How Far We’ve Come

Westminster Public Schools’ dramatic reform effort and the creation of an authentic Competency Based Education system has been an ambitious undertaking. It was at times daunting and exhausting, but students, teachers and parents will tell you it has been worth the effort. WPS’ reform efforts were driven by what became known in the community as the “moral imperative” to do better for our students.

Early History/Discovering CBS
After years of changing demographics, falling achievement scores and a declining enrollment in the school district, the Colorado Department of Education placed Westminster Public Schools on “Academic Watch” at the end of the 2006-07 school year. It became crystal clear that simply tinkering around the edges was not the answer. Educators began looking for alternatives.

Board of Education member Marge Rinaldi attended a symposium hosted by the Re-Inventing Schools Coalition (RISC) that talked about Competency Based Education. The model, which had been successfully implemented in a small school district in Alaska replaced grade levels with performance levels, and time becomes the variable, with learning the constant. Education was built around student needs and “social promotion” became a thing of the past. Rinaldi thought this might be what the district was looking for.

Moving Forward
Intrigued by the promise of genuine systemic reform, the district teamed up with RISC and renowned educator Dr. Robert Marzano to envision what CBS might look like in a district of 10,000 students. In early 2008 a team of educators traveled to Alaska to learn first- hand how it worked and the challenges involved. The folks at RISC warned them, “It was not easy.”

Building Support
One of the important lessons learned was that such dramatic reform could not simply be imposed from the top down. It was essential that teachers, parents and community leaders buy into the theory. It was teachers who were going to do the heavy lifting, so they were polled to find out what they thought. In February 2008, more than 85 percent of them voted to move forward with CBS, even if it meant leaving their comfort zone. In the spring of 2008, the Board of Education and The Westminster Education Association endorsed the implementation of CBS.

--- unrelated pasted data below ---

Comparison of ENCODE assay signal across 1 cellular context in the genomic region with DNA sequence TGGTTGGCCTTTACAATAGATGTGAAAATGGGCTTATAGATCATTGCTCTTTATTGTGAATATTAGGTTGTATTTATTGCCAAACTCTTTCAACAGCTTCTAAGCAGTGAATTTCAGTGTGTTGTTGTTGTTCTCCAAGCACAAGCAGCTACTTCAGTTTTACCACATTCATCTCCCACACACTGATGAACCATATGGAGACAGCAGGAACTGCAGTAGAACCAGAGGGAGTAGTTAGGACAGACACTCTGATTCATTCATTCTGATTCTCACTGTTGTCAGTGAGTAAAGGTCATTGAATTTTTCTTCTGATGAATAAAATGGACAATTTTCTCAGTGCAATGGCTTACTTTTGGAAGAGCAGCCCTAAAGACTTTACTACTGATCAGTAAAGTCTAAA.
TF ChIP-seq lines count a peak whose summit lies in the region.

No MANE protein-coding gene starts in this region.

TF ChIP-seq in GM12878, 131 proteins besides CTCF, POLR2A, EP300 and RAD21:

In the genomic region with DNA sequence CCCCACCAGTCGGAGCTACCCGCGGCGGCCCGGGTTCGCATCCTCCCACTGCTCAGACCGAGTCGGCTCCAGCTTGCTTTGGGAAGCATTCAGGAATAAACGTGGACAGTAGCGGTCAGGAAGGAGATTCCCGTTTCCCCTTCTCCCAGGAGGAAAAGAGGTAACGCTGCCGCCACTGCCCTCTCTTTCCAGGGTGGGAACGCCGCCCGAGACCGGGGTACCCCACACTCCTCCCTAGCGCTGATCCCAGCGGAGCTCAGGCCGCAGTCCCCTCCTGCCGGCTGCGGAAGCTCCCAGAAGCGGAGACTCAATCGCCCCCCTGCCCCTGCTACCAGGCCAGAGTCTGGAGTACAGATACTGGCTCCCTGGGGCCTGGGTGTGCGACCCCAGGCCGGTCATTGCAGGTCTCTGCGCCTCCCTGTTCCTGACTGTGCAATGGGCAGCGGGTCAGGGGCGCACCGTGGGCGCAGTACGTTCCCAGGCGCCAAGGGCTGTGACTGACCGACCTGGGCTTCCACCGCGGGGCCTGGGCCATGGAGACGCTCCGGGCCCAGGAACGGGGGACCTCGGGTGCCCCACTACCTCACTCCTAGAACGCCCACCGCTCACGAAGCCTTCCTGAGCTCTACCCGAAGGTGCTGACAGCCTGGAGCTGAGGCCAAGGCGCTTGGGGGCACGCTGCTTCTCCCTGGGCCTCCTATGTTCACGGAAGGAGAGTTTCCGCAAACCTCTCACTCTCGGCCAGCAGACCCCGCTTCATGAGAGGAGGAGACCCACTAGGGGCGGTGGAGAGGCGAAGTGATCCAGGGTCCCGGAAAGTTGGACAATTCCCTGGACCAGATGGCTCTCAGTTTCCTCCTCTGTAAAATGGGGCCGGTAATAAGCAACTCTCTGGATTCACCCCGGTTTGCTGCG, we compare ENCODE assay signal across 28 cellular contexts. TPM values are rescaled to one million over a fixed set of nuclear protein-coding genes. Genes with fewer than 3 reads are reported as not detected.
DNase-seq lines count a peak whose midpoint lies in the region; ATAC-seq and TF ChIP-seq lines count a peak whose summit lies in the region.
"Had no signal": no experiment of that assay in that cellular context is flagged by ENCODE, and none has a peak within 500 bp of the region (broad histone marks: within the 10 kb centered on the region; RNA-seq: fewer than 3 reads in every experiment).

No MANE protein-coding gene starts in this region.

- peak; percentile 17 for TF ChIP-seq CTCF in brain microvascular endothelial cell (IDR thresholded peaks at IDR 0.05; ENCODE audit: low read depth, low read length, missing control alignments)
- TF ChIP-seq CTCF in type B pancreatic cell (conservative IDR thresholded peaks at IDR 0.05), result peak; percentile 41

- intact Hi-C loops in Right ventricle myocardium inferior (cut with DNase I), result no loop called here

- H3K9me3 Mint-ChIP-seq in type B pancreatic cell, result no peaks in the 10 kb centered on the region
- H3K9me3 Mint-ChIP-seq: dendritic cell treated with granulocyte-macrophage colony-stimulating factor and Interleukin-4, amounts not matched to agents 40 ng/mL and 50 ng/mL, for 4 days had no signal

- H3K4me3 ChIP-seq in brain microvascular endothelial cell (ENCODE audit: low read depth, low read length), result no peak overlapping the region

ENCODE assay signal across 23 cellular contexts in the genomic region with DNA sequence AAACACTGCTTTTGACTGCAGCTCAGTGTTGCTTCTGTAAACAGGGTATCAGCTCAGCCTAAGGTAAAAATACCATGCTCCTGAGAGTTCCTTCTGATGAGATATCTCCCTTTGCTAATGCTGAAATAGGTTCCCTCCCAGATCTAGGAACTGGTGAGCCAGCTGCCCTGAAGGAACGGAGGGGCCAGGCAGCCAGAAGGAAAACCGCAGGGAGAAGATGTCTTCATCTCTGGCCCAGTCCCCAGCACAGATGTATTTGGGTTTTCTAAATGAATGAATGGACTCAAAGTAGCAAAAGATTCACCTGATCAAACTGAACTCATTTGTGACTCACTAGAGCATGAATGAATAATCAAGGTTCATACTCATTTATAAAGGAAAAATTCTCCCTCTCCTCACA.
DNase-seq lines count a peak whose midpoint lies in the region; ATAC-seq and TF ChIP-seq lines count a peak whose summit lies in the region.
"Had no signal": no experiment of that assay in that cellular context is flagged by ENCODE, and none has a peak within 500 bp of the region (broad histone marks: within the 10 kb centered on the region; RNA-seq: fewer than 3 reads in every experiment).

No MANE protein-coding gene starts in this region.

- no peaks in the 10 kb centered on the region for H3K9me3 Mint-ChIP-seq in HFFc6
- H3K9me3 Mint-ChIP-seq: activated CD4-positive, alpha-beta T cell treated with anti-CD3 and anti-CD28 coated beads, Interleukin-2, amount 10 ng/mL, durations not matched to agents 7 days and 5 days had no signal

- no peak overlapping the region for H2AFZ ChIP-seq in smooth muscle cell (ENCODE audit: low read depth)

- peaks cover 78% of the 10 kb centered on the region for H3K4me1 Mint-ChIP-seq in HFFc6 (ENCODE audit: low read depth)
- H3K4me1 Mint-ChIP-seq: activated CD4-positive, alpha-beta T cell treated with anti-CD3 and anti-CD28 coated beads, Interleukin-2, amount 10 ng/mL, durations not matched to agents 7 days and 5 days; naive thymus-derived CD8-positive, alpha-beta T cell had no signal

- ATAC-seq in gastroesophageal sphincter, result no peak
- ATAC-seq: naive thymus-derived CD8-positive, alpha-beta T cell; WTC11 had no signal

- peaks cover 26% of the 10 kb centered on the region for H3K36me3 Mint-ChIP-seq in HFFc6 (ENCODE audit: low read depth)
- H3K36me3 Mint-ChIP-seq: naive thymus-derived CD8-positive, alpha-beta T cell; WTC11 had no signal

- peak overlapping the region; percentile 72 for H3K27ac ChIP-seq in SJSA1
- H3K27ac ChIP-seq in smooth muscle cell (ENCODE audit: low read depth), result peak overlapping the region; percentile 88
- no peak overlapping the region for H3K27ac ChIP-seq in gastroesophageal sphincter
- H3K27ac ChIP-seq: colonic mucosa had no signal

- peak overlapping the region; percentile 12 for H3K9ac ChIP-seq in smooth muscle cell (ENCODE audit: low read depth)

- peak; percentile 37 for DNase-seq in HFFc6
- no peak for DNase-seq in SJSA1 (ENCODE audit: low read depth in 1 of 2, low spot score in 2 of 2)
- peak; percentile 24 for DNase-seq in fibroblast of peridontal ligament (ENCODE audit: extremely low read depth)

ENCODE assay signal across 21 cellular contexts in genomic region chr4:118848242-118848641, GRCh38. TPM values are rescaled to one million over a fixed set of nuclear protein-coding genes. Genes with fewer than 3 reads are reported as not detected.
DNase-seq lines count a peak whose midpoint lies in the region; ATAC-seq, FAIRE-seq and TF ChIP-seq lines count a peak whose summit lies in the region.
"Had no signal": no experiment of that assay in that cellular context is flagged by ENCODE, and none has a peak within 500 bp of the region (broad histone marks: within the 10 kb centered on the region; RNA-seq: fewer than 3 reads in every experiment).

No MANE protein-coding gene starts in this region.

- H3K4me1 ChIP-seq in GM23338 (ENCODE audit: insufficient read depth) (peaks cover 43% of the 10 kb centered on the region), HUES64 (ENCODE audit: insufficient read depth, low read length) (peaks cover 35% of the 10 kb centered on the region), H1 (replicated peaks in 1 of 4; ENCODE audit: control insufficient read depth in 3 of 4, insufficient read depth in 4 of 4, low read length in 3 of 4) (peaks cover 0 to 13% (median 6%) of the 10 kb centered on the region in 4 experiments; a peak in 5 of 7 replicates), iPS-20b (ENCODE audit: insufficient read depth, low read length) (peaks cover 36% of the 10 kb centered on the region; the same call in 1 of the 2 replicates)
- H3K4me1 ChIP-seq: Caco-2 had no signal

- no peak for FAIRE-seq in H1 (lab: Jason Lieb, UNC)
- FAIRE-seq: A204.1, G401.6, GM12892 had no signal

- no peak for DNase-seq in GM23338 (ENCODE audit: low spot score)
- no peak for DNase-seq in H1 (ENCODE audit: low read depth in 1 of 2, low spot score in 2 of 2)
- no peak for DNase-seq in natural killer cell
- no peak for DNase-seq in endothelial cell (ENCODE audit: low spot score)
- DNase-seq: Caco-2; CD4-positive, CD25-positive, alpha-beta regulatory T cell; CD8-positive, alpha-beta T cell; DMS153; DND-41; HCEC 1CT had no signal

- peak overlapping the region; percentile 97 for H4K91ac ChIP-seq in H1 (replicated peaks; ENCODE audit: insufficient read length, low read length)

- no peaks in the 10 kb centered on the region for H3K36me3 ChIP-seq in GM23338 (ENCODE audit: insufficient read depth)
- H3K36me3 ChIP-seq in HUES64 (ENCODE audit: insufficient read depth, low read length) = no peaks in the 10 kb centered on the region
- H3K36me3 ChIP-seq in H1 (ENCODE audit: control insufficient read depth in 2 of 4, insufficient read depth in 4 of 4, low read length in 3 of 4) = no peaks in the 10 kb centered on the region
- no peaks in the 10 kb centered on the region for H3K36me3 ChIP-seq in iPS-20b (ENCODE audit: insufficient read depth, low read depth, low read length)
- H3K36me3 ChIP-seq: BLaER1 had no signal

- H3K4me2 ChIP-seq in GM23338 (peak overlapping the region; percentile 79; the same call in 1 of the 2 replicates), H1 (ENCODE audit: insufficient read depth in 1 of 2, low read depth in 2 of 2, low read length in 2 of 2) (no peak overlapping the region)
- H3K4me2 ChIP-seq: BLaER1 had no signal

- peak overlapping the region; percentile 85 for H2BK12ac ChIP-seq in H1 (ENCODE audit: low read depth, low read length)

Making it Happen
In the 2008-09 school year, Westminster Public Schools “piloted” its CBS program at one elementary school and in selected classrooms throughout the district. The mantra in the district became “PDCA”: Plan, Due, Check and Adjust. The lessons learned in that first year were analyzed and fine-tuned for a district- wide roll out of SBS in the 2009-10 school year at the elementary and middle school level. The decision was made to phase in CBS at the high school level beginning with the 2010-11 school year. In the fall of 2009, Dwight Jones, the commissioner of the Colorado Department of Education wrote a letter to the community explaining the reform effort and praising the district for its bold actions. He wrote “For Education Reform to Occur, We Must Actually Re-Form Education.” No one expected test scores to improve immediately, and in fact they dropped that first year but teachers were quickly convinced there was a new kind of learning underway.

Continuous Improvement
One of the key tenets of CBS in WPS is continuous improvement: getting better at what we do each and every day. The second full year of CBS saw test scores rise, especially at the elementary school level. In April of 2010, the Board of Education unanimously passed a resolution to support the continued implementation of CBS for the next five years. Teachers, administrators and school board members all saw the value of the reform efforts. But the most meaningful response was what came from parents and students.